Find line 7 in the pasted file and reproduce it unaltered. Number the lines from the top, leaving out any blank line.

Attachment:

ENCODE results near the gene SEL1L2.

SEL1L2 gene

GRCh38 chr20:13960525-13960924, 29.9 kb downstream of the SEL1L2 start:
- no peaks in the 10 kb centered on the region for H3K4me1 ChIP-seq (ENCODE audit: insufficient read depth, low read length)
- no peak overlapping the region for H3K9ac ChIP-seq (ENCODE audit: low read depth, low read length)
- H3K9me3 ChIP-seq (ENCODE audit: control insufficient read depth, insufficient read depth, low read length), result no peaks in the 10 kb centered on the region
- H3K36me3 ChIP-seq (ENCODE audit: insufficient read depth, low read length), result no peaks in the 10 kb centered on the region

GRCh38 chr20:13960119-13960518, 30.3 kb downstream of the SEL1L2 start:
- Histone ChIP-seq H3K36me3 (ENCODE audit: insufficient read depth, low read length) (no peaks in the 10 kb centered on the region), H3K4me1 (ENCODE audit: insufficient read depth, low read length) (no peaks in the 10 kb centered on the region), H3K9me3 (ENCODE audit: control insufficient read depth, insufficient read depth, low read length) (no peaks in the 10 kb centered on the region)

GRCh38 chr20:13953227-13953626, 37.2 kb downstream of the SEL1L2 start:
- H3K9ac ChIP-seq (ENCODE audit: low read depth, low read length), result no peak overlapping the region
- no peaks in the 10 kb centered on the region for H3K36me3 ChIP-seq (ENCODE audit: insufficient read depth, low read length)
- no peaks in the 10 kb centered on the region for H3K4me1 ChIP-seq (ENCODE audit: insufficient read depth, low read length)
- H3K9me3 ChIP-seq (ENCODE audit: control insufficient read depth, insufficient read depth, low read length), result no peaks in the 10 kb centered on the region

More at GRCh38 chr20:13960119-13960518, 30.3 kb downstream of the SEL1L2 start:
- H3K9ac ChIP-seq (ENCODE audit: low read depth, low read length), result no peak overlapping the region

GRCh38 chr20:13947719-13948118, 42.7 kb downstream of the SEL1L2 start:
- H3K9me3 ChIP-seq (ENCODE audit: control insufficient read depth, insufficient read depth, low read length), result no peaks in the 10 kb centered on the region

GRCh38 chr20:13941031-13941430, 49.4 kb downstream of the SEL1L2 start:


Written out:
- H3K36me3 ChIP-seq (ENCODE audit: insufficient read depth, low read length), result no peaks in the 10 kb centered on the region